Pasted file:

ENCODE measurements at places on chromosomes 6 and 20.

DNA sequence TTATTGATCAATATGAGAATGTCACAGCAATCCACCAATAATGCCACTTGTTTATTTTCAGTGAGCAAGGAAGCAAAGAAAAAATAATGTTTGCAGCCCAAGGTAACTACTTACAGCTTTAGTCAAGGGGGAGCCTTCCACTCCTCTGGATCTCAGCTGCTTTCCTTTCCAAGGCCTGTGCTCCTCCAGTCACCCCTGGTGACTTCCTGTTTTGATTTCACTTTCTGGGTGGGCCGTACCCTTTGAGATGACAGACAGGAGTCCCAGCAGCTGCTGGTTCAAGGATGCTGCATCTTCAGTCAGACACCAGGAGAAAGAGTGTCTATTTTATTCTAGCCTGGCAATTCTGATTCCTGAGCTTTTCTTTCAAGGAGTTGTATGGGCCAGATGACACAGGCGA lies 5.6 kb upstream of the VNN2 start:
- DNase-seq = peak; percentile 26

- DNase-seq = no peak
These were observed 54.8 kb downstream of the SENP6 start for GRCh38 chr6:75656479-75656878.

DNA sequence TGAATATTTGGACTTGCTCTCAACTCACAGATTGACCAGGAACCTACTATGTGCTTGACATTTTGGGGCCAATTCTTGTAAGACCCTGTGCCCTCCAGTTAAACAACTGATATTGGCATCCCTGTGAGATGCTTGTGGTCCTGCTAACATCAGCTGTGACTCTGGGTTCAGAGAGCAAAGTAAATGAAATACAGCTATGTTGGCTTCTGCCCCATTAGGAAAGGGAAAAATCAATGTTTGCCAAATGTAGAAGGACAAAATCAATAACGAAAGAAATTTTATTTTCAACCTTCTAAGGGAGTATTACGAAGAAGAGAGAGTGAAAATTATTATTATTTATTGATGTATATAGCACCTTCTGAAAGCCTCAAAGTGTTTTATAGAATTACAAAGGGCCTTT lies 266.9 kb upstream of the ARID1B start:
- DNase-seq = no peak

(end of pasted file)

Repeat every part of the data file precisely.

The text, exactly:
ENCODE measurements at places on chromosomes 6 and 20.

DNA sequence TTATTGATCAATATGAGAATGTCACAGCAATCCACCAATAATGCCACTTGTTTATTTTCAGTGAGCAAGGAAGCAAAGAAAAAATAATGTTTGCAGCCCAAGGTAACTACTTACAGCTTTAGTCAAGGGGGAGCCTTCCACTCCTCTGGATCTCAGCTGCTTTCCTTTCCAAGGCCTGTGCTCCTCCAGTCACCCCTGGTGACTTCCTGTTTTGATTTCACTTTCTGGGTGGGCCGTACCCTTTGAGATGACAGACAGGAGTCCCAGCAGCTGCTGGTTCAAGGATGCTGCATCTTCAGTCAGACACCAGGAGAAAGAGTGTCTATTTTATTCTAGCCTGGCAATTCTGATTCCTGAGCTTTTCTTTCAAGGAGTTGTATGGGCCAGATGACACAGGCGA lies 5.6 kb upstream of the VNN2 start:
- DNase-seq = peak; percentile 26

- DNase-seq = no peak
These were observed 54.8 kb downstream of the SENP6 start for GRCh38 chr6:75656479-75656878.

DNA sequence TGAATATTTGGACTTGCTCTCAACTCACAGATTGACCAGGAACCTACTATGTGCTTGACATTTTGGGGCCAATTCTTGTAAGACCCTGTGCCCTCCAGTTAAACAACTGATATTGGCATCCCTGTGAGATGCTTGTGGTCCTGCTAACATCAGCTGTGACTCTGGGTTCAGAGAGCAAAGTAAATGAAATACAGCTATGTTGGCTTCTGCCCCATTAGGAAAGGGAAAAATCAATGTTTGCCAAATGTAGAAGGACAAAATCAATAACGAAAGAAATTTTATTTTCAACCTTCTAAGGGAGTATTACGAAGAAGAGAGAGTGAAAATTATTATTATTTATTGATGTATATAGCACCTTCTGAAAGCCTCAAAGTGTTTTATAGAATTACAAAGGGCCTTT lies 266.9 kb upstream of the ARID1B start:
- DNase-seq = no peak